Students and suicides
In the short film “Comfort Room” — winner of the recently concluded Quisumbing-Escandor Film Festival (QEFF) for mental health — a female student walks into a public toilet and finds another girl attempting to kill herself by slashing her wrist. The student comforts the girl and is able to dissuade her from committing the act. But the film ends unexpectedly with the student herself taking her own life.
The story may seem surreal, but it contains a very discomfiting truth: We don’t really know the people who are actually thinking of suicide. They can look and act normal, betraying nary a sign of the tears they’ve shed or the plans they’ve conceived. Their emotional pain is hidden from view, often covered, not by a sad face, but with a smile.
“He was the life of the party,” one of the students I spoke with said of his schoolmate who recently committed suicide. “He was the last person I would think of who would do it.”
“I had no idea she would do it,” said another of her friend in college. “We knew she was introverted but we didn’t think she had deeper issues. We didn’t know she was capable of killing herself.”
Scholars have sought to make sense of suicide by looking at people’s lifeworlds and social networks, their sense of identity and belonging. The risk factors the scholars have identified include life stresses like financial troubles and failed relationships, as well as mental health issues like depression and substance abuse, all of which can contribute to each other.
One underexplored but crucial area to examine is the internet. While in the past people can exit their social lives once they’ve come home, students today are constantly connected to their peers through social media, making comparisons with others inevitable—and cyberbullying particularly hurtful. Reports of suicide letters or even videos circulating on Facebook further highlight the urgency of examining social media, even as it can also provide a safe space for young people to find support, encouragement, and catharsis.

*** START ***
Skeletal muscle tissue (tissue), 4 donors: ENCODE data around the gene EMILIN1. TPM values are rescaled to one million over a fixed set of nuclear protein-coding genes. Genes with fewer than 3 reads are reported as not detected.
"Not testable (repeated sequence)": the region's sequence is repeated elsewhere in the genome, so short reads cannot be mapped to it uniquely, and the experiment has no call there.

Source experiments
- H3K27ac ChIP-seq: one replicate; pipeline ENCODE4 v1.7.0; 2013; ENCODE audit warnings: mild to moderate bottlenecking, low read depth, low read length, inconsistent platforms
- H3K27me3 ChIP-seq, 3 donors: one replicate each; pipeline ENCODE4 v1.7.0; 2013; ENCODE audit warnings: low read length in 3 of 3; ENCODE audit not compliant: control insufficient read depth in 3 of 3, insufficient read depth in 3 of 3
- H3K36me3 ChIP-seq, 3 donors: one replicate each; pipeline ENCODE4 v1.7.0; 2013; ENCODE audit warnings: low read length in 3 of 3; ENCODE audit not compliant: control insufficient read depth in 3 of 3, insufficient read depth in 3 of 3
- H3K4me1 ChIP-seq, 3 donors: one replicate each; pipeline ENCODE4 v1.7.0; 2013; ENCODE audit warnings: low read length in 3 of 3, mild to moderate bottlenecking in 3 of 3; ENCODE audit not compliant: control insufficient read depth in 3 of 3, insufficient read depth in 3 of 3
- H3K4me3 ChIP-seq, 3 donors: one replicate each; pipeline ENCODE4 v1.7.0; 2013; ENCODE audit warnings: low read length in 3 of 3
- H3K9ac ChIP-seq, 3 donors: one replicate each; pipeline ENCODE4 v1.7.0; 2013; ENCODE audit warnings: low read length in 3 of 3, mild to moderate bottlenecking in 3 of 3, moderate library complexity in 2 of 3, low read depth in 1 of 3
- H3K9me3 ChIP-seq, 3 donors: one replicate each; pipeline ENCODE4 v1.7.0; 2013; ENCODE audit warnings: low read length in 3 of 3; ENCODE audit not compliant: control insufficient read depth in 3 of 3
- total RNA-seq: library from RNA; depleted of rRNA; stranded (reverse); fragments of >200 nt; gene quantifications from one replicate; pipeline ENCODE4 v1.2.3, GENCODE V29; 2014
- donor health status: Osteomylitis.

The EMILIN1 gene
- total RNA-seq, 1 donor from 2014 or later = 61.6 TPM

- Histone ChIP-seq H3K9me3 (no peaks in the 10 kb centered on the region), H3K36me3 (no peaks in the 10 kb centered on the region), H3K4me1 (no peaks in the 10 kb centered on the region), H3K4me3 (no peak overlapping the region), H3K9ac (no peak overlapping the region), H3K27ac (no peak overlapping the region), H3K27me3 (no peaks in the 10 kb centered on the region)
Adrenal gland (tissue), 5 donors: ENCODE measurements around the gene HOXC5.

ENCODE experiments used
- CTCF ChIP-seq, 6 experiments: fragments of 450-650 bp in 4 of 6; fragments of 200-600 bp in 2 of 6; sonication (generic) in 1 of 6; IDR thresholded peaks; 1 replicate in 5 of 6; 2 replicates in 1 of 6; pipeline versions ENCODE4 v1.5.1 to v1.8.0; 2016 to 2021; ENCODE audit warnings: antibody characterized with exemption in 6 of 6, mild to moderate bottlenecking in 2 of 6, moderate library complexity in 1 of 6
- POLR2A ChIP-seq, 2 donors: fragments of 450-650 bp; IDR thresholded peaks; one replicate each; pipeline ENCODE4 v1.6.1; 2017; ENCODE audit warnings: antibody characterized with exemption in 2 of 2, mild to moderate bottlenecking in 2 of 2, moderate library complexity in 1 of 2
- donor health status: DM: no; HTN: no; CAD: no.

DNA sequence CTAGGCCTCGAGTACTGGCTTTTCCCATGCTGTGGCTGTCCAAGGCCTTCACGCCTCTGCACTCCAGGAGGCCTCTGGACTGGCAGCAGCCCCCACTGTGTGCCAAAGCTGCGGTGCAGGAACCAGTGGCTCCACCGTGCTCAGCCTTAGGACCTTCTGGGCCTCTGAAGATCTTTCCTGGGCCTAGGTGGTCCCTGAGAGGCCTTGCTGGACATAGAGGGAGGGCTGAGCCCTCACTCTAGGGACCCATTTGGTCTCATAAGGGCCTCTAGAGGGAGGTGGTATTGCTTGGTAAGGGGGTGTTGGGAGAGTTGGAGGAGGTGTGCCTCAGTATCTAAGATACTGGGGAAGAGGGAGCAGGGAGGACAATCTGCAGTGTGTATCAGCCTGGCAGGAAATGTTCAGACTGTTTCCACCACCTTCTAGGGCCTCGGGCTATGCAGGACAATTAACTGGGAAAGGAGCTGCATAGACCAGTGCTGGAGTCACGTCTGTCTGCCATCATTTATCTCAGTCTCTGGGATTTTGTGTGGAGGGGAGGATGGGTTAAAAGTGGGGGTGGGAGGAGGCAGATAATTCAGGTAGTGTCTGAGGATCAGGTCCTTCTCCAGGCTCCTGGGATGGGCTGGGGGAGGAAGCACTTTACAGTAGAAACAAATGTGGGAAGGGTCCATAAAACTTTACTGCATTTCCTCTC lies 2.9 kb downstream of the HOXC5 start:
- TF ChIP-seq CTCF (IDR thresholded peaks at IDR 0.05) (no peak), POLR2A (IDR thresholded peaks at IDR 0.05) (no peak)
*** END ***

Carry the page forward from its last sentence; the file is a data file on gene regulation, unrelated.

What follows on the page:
Suicide, moreover, is just the tip of the iceberg. In the QEFF—organized by the Mu Sigma Phi together with the Department of Health and other partners—films and documentaries featured various mental health conditions from posttraumatic stress disorder and depression to schizophrenia and even drug use. All of these can lead to suicide. Many of them are denied and dismissed: “It’s all in the mind,” people might say. Mental health remains stigmatized, and people are too embarrassed to bring it up or talk about it. Even the act of seeking help from counselors and psychiatrists is associated with shame or embarrassment, universities’ efforts to build channels notwithstanding. As a result, students with mental health problems tend to keep their emotional burdens to themselves.
For some, unfortunately, this means dying by their own hand.
As someone who teaches in a university, I find it unthinkable that beneath my students’ smiling faces are the gloomiest of thoughts, the most final of resignations. Surely, there must be a way to convince them to keep fighting. Surely, we cannot give up on them and say it’s their choice. Surely, there must be effective, tailored ways to help them—a multidisciplinary approach to addressing the issue that involves psychiatrists, psychologists, social workers, pastoral workers, and students themselves.
But unless we start talking about it, the stigma around suicide will not disappear. We need more activities like the QEFF, filmmakers like Leia Reyna Pasumbal (“Comfort Room”), and testimonials from people who struggle with mental health issues, to raise awareness and break the prejudice blanketing this very important societal concern. That’s the first step — one that hopefully leads us to ponder on the environments — academic, social, financial — that drive young people to sadness and hopelessness.
When students decide to die, the least that we as a society can do is acknowledge their pain—and use all our disciplines to figure out how the world can be made to feel like a less forbidding place to live.
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